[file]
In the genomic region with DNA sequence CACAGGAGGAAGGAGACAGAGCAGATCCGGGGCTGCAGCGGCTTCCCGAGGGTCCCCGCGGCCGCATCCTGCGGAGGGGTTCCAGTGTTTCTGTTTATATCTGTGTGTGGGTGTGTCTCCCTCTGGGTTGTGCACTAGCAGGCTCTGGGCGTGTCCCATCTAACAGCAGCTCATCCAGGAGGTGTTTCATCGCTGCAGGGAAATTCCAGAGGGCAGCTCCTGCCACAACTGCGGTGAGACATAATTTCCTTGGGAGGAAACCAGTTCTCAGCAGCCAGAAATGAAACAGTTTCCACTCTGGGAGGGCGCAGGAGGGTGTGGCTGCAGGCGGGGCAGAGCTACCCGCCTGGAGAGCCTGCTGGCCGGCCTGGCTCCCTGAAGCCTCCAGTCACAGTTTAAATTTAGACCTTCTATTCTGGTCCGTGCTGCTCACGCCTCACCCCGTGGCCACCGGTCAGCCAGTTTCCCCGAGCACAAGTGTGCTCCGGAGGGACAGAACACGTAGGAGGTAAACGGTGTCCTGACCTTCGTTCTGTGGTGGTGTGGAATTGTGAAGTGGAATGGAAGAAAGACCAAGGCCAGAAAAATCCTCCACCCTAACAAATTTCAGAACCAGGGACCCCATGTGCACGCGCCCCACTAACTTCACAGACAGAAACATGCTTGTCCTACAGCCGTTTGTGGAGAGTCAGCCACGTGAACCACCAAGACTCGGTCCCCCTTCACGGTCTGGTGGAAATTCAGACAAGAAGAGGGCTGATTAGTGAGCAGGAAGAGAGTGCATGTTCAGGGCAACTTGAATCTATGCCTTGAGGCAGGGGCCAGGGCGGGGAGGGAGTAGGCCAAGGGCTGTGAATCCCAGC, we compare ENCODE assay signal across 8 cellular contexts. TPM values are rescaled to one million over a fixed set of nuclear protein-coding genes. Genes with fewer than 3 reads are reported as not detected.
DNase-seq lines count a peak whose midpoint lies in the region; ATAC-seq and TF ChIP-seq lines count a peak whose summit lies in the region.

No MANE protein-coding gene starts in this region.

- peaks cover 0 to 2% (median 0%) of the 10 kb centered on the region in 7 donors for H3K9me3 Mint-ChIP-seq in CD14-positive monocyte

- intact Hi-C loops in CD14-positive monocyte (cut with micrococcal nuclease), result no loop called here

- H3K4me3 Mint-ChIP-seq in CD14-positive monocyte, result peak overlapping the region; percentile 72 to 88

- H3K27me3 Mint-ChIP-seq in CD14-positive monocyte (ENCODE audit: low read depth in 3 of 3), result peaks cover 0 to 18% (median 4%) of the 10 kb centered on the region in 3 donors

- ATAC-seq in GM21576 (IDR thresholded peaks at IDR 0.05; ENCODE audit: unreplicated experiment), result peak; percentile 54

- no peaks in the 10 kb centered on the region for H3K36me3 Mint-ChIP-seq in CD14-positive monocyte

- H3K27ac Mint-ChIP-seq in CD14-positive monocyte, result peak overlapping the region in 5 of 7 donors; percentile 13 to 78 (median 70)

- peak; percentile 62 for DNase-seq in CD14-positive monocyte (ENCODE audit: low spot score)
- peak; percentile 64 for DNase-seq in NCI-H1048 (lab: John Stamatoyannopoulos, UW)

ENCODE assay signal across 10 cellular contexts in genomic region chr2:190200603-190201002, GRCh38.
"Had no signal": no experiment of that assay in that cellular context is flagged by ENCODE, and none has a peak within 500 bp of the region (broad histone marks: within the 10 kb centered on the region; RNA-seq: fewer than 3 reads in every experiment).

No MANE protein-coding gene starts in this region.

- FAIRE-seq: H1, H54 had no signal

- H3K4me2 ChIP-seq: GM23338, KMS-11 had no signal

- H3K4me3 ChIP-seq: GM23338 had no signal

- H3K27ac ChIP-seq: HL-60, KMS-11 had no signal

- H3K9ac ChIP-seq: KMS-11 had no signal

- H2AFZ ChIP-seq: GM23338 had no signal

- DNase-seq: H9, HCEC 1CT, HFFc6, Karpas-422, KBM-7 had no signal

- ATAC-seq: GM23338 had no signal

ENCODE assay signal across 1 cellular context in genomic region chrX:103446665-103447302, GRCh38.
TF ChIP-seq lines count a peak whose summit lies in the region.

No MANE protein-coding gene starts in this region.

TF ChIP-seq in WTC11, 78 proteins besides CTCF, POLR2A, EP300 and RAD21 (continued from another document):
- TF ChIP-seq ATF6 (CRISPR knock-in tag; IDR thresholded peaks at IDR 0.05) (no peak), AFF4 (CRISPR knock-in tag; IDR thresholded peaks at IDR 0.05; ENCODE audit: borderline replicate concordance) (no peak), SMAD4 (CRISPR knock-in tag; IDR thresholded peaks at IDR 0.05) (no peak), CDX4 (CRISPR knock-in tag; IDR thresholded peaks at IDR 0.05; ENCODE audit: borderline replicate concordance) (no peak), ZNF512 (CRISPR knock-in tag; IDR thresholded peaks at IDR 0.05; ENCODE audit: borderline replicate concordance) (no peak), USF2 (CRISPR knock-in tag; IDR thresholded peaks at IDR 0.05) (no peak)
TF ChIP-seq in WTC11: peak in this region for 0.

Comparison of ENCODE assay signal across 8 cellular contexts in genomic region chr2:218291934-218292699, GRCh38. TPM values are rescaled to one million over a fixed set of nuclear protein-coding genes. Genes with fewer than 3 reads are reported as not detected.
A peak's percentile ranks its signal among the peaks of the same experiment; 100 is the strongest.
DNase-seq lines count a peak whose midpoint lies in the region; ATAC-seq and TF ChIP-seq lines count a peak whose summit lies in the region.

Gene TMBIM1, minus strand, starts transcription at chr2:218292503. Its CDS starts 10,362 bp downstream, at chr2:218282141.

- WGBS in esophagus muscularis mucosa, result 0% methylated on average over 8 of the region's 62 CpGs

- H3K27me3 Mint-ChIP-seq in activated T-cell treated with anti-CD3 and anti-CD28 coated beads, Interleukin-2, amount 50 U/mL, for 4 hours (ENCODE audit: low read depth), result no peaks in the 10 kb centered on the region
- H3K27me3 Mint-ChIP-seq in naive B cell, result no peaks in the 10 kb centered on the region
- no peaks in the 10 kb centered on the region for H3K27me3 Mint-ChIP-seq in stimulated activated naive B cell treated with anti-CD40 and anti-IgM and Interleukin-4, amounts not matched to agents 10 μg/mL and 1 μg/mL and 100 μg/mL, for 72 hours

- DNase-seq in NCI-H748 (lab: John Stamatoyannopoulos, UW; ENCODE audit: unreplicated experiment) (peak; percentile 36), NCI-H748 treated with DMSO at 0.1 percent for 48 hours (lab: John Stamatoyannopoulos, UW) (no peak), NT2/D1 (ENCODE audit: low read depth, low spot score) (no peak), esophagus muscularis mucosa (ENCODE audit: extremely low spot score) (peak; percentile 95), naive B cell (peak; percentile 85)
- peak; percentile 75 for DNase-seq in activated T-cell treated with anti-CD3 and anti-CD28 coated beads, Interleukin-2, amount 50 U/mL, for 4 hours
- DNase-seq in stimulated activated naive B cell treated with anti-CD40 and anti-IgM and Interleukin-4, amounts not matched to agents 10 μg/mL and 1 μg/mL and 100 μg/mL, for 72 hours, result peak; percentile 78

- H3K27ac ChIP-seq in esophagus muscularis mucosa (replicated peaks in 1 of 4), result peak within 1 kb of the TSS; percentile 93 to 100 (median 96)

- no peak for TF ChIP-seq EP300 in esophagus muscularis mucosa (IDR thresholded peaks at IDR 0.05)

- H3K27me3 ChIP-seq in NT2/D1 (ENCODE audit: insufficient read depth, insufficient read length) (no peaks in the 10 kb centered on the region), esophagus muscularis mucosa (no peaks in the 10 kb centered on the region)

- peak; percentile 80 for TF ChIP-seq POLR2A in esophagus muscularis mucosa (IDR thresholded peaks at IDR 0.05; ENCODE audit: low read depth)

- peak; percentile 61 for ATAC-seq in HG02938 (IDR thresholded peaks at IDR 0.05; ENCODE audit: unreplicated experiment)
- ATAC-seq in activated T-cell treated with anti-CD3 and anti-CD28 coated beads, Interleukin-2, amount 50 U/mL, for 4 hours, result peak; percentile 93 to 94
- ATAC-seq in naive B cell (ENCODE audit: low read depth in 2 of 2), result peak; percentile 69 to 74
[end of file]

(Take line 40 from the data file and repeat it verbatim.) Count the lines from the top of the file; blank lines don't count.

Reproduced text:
- DNase-seq in stimulated activated naive B cell treated with anti-CD40 and anti-IgM and Interleukin-4, amounts not matched to agents 10 μg/mL and 1 μg/mL and 100 μg/mL, for 72 hours, result peak; percentile 78